If the Red Line becomes a reality, it would generate more than 15,000 jobs and increase household earnings in the Baltimore region by $539.7 million, according to a report released on May 5 by Transportation for America.
“The Red Line is a jobs line,” said Donald C. Fry, president and CEO of the Greater Baltimore Committee. “It (the Red Line) is a critical piece for our economic growth.”
The Greater Baltimore Committee has been the lead business champion of the 14.1-mile east-west light rail project for 14 years.
The report by Transportation for America, a Washington, D.C.-based alliance of elected, business and civic leaders, assesses the economic benefits of both the Red Line and Purple Line.
The 14.1-mile Red Line would connect from Woodlawn through downtown Baltimore to the Johns Hopkins Bayview Medical System. The Purple Line would connect Maryland’s Washington, D.C., suburbs.
The more than 15,000 jobs generated by the Red Line would lead to $2.1 billion in increased economic activity, according to the report. The Purple Line would generate more than 20,000 direct and indirect jobs and $7 billion in increased economic activity.
The two lines would generate a combined economic impact of more than $9 billion, the report estimates.
Additional Red Line benefits to the Greater Baltimore region, according to the report, include:
- Following construction, more than 83,000 additional Baltimore-area residents will have access to high-quality transit, a 62 percent increase from today.
- Nearly 250,000 jobs would be accessible by rail transit in Greater Baltimore. Today, less than one in three jobs is accessible by transit within 90 minutes.
- The Red Line would reduce travel times for riders in the Woodlawn-Bayview corridor from 79 minutes to 45 minutes in 2035.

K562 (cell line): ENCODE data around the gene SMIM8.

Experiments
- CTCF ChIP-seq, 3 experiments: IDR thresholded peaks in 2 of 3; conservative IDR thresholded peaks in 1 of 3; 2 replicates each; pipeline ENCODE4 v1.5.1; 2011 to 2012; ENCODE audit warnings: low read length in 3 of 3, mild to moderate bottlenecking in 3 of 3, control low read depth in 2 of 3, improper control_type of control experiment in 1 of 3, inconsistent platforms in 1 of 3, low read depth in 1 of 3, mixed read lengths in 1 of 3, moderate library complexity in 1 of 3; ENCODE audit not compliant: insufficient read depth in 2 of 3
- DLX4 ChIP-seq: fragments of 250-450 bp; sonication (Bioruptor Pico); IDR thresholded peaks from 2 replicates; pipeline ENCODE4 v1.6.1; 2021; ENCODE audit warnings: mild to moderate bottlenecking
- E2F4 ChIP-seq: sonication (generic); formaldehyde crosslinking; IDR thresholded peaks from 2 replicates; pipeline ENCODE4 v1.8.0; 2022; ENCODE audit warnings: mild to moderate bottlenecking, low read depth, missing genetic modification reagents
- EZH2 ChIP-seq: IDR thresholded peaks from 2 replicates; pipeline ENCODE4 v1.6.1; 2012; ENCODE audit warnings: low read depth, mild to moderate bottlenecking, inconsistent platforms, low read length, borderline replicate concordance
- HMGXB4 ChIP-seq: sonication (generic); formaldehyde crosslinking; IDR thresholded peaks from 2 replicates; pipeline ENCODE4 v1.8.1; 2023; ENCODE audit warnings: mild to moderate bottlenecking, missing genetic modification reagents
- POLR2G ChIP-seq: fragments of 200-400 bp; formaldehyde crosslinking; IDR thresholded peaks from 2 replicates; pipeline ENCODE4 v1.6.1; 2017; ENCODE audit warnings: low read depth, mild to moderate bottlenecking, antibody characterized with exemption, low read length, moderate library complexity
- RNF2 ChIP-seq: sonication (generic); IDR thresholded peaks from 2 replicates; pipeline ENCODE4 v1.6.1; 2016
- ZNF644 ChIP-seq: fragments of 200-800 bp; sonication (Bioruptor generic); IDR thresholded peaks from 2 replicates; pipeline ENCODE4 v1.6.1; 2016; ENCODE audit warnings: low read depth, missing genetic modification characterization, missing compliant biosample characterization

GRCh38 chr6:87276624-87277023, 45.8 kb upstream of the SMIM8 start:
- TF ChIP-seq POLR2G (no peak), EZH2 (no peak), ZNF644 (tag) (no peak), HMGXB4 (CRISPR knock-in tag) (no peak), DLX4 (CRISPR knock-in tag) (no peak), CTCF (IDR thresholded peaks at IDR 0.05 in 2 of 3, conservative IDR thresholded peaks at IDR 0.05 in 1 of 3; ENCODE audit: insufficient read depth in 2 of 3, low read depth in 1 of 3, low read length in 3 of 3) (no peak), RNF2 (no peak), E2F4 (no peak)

- Families could save more than $900 each month with one less vehicle because of the new transit.
- A total of 7,500 businesses, mostly small or midsized, would be along the Red Line.
- An expanded tax base is expected as a result of the real estate development potential from the approximately 2,000 acres near stations along the Red Line.
“The reach of this is incredible,” said Fry, who noted the Red Line would help boost the region’s economy. “This is a critically important investment.”
Last fall, Baltimore City Mayor Stephanie Rawlings-Blake and Baltimore County Executive Kevin Kamenetz committed to contributing $230 million and $50 million respectively toward construction of the Red Line, which closes the funding circle for the region’s most important transit project in decades. These commitments enable the state to meet the key local funding requirement that puts the project at the front of the queue to receive $900 million from the Federal Transit Administration’s New Starts program. Governor Larry Hogan is making his final decision about whether to confirm state funding for the project.
The report’s bottom line: both lines would position Maryland for economic success in ways that few other investments would likely do. The lines address existing mobility issues and would help to foster billions of dollars in economic development.
To read the full report, click here.
Call to action: Send a letter to Governor Larry Hogan urging him and Maryland Transportation Secretary Pete Rahn to read the report and consider the economic evidence in favor of both lines before making their final decision about the projects.